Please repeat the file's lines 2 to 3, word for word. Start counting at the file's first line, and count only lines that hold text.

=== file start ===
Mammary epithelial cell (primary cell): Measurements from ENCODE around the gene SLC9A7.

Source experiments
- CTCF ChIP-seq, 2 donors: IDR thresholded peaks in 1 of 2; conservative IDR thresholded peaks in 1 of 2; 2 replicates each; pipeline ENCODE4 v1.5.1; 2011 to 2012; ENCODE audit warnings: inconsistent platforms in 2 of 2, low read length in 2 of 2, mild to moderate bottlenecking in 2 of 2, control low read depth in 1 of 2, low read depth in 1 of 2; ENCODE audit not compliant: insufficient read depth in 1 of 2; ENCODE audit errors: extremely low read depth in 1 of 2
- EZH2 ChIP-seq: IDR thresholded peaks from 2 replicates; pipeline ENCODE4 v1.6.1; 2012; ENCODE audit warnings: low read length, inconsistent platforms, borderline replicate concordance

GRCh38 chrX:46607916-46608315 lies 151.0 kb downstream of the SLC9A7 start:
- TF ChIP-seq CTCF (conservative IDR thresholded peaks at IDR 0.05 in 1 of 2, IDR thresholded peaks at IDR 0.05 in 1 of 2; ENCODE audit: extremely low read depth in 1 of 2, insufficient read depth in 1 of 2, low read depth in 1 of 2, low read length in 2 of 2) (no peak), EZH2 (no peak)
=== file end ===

Source experiments
- CTCF ChIP-seq, 2 donors: IDR thresholded peaks in 1 of 2; conservative IDR thresholded peaks in 1 of 2; 2 replicates each; pipeline ENCODE4 v1.5.1; 2011 to 2012; ENCODE audit warnings: inconsistent platforms in 2 of 2, low read length in 2 of 2, mild to moderate bottlenecking in 2 of 2, control low read depth in 1 of 2, low read depth in 1 of 2; ENCODE audit not compliant: insufficient read depth in 1 of 2; ENCODE audit errors: extremely low read depth in 1 of 2